For airlines, airport lounges are a great way to build their brand and increase customer loyalty. However, do travelers really think the lounge experience is valuable anymore? Many lounges feel dated and don’t meet the expected standard of luxury. Others that have been upgraded over the past few years often tend to feel overcrowded. It’s fair to say that the lounge experience is hit or miss. Even with some upgrades, the fundamental issue is that lounges are not particularly attractive to anyone because they cater to everyone.


Different segments want different things from the lounge experience. As a business traveler, there isn’t much value in free veggies, hummus and a Bud Light. Business travelers are looking for a quiet place to work, so a lounge with noisy kids or friend group is no different than being in the general waiting area of an airport. For families travelling with young children, being stuck in a cubbyhole for two hours with no entertainment is more stressful, as you’re trying not to disturb the business travelers. They want a space where they can relax and where their families can enjoy their experience. And with many airports upgrading their food options and waiting areas, paying for lounge access could seem even less valuable.


Airlines have a great opportunity to improve their lounge experience for customers. Understanding the different customer segments and their needs, and tweaking their lounge experience to meet these needs, could be a step in the right direction.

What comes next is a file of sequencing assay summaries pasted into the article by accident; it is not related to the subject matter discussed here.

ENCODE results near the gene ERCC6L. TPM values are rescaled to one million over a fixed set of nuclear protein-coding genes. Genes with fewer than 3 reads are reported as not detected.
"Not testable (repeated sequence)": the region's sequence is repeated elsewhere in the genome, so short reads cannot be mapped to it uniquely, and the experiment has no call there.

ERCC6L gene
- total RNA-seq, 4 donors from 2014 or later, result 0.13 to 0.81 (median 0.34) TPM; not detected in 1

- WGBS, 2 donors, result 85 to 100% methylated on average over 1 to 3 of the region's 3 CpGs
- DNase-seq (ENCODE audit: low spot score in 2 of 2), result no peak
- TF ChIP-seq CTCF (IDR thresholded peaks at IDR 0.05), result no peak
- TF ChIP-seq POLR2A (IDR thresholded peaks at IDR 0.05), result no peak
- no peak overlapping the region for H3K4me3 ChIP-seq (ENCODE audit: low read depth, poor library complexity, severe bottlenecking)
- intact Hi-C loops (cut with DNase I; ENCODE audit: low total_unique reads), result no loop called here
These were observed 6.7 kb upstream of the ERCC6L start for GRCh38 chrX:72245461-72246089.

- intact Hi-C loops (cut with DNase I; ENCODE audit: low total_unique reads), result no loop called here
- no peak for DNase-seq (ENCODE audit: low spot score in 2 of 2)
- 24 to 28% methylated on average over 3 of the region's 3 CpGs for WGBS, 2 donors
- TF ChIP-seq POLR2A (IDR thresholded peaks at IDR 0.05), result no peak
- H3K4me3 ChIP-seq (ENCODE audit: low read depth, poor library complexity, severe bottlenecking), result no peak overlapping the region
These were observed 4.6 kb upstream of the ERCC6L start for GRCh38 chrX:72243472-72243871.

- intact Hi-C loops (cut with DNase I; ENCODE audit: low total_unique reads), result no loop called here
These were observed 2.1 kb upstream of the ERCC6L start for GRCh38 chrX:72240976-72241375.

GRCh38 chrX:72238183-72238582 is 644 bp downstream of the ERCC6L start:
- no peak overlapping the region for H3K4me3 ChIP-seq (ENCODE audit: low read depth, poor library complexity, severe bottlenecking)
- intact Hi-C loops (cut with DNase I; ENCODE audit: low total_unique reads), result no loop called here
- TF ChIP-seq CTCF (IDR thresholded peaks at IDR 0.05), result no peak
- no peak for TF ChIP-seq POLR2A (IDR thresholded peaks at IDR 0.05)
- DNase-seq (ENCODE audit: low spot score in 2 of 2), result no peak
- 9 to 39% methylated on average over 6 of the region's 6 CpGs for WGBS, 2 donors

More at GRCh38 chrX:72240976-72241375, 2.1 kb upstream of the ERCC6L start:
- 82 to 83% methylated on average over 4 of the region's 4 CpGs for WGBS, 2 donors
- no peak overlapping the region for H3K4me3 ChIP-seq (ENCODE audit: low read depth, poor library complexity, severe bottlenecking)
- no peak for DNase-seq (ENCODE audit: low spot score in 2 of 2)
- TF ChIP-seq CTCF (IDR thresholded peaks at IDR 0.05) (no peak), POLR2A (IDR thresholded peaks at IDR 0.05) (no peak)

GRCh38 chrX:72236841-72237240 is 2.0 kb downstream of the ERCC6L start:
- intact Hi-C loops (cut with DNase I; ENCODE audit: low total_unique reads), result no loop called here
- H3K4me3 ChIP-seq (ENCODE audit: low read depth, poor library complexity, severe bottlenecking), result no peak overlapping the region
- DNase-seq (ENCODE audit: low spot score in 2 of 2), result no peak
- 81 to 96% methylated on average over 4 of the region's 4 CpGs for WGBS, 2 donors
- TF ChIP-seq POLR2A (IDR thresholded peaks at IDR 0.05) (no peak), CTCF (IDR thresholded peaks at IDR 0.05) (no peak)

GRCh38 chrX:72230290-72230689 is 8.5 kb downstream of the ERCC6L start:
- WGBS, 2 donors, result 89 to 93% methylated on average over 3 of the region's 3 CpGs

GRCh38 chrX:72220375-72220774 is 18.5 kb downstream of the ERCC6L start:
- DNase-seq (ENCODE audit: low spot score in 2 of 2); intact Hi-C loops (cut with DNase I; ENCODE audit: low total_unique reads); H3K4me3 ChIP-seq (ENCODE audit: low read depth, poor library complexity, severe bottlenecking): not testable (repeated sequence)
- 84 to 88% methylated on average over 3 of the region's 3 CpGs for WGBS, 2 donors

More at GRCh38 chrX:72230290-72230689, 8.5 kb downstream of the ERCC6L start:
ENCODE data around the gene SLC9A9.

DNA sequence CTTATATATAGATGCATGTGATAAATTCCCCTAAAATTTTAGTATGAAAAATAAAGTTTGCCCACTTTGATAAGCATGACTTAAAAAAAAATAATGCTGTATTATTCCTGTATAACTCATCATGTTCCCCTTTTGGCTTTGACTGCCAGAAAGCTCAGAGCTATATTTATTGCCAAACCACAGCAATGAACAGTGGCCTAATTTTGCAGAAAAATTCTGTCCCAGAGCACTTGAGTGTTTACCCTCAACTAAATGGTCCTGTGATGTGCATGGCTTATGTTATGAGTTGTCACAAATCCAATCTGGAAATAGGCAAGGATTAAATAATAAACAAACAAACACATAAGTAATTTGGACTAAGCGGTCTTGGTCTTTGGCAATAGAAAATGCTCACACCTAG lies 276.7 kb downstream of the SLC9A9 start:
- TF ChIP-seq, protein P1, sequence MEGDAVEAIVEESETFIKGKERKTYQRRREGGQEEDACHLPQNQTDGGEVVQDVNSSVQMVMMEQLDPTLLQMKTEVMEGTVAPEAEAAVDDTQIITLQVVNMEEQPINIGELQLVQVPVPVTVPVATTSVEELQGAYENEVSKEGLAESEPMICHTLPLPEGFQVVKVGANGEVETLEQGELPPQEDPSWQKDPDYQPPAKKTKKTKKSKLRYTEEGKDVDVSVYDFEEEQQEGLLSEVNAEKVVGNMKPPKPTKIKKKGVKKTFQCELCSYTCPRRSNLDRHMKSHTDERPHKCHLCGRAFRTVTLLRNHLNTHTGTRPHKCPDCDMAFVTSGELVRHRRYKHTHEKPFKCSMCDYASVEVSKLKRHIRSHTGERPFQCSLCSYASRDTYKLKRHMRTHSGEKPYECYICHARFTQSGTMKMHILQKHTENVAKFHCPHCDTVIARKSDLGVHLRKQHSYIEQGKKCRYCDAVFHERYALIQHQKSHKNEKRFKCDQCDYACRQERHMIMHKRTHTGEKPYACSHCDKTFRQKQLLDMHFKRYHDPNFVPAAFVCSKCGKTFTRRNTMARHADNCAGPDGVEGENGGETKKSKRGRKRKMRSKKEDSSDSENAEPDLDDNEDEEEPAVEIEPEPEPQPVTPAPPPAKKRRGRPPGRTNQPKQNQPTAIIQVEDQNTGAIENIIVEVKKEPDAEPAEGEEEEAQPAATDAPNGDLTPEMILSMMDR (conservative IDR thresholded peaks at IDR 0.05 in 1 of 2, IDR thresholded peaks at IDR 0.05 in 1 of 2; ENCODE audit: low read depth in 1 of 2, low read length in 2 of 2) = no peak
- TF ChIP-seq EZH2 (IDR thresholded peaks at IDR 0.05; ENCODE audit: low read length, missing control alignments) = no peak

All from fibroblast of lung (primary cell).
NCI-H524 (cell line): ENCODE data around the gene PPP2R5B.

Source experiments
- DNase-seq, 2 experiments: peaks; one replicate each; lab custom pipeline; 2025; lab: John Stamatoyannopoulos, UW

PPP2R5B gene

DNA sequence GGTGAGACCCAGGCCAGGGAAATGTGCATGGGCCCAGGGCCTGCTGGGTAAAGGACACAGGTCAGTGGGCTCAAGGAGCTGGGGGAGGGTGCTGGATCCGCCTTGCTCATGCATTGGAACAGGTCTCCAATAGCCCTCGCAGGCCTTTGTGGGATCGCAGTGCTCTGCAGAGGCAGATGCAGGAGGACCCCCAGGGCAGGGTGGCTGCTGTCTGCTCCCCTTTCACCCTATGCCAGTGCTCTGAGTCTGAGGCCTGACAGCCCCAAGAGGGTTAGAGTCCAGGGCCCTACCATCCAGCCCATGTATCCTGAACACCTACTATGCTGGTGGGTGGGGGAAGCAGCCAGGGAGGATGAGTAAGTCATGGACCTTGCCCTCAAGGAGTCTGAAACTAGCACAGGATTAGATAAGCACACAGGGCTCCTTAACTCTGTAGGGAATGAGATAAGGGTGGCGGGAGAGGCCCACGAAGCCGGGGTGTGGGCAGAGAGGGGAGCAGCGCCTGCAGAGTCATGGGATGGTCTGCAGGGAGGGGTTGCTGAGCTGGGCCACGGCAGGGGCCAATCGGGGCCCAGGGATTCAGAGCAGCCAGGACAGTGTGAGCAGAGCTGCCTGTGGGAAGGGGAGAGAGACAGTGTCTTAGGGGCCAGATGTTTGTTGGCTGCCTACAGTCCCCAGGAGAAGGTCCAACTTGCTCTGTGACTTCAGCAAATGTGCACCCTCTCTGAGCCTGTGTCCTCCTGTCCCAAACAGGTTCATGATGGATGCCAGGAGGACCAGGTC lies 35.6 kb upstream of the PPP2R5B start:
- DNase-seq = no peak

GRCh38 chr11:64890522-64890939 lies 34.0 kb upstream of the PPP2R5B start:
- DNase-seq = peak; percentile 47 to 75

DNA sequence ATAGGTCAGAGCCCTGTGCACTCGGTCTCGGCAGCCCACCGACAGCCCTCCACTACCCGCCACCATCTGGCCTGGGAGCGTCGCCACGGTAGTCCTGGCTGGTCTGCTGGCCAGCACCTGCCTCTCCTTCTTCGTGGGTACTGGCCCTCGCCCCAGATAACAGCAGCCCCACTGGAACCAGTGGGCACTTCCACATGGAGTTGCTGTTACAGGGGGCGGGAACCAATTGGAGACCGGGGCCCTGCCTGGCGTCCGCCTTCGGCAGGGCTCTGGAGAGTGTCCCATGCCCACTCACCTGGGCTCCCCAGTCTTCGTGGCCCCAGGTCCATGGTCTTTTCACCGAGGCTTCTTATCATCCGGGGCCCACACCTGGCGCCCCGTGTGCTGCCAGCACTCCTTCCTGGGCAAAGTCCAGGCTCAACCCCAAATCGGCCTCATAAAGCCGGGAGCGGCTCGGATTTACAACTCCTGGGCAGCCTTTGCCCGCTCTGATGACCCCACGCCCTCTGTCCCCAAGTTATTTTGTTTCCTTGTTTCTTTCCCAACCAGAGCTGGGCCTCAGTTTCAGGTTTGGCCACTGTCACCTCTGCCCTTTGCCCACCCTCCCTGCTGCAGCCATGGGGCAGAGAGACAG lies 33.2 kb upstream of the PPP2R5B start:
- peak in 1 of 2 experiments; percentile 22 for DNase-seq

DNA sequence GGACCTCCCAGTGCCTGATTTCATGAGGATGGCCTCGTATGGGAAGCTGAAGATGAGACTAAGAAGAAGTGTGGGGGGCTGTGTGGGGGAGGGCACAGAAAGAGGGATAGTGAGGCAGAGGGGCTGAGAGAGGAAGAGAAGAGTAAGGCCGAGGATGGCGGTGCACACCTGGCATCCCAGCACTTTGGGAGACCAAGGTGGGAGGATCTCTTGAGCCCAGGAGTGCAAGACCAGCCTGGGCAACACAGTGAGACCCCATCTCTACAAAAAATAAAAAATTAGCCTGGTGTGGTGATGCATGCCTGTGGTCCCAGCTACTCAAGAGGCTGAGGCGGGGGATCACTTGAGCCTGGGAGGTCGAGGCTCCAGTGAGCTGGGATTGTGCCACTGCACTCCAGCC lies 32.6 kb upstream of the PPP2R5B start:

Here a few things airlines can do to better focus their offering:

  • Designate lounges as “business” or “leisure” lounges, especially at hubs where airlines have multiple lounges. The physical product could be designed to better meet the needs and preferences of the business or leisure segment. Airlines could even consider leveraging concepts such as installing convertible furniture to convert lounges as per segment demand (by time of day, day of the week or season).
  • Tag business lounges as “quiet zones” with convenient spaces to work, easy-to-access Wi-Fi and sound-proof booths to take conference calls. Potentially even serve food and drinks at workstations. Leisure lounges could cater to families with kid-friendly food like pizza, chicken nuggets and carrots, play areas or children’s programming on TVs.
  • Offer a family rate for leisure lounge passes for four to five people that include food, entertainment and maybe even a small tchotchke for the kids on their way out, and a leisure rate for adults that includes catered food and top shelf alcohol. For business travelers, in addition to a lounge subscription, offer a one-time corporate rate that includes access to a phone booth, quick-serve food options and good and easy internet connectivity.

These are just a few ideas, but airlines can do so much more to sharpen their lounge value proposition and in turn further strengthen customer loyalty.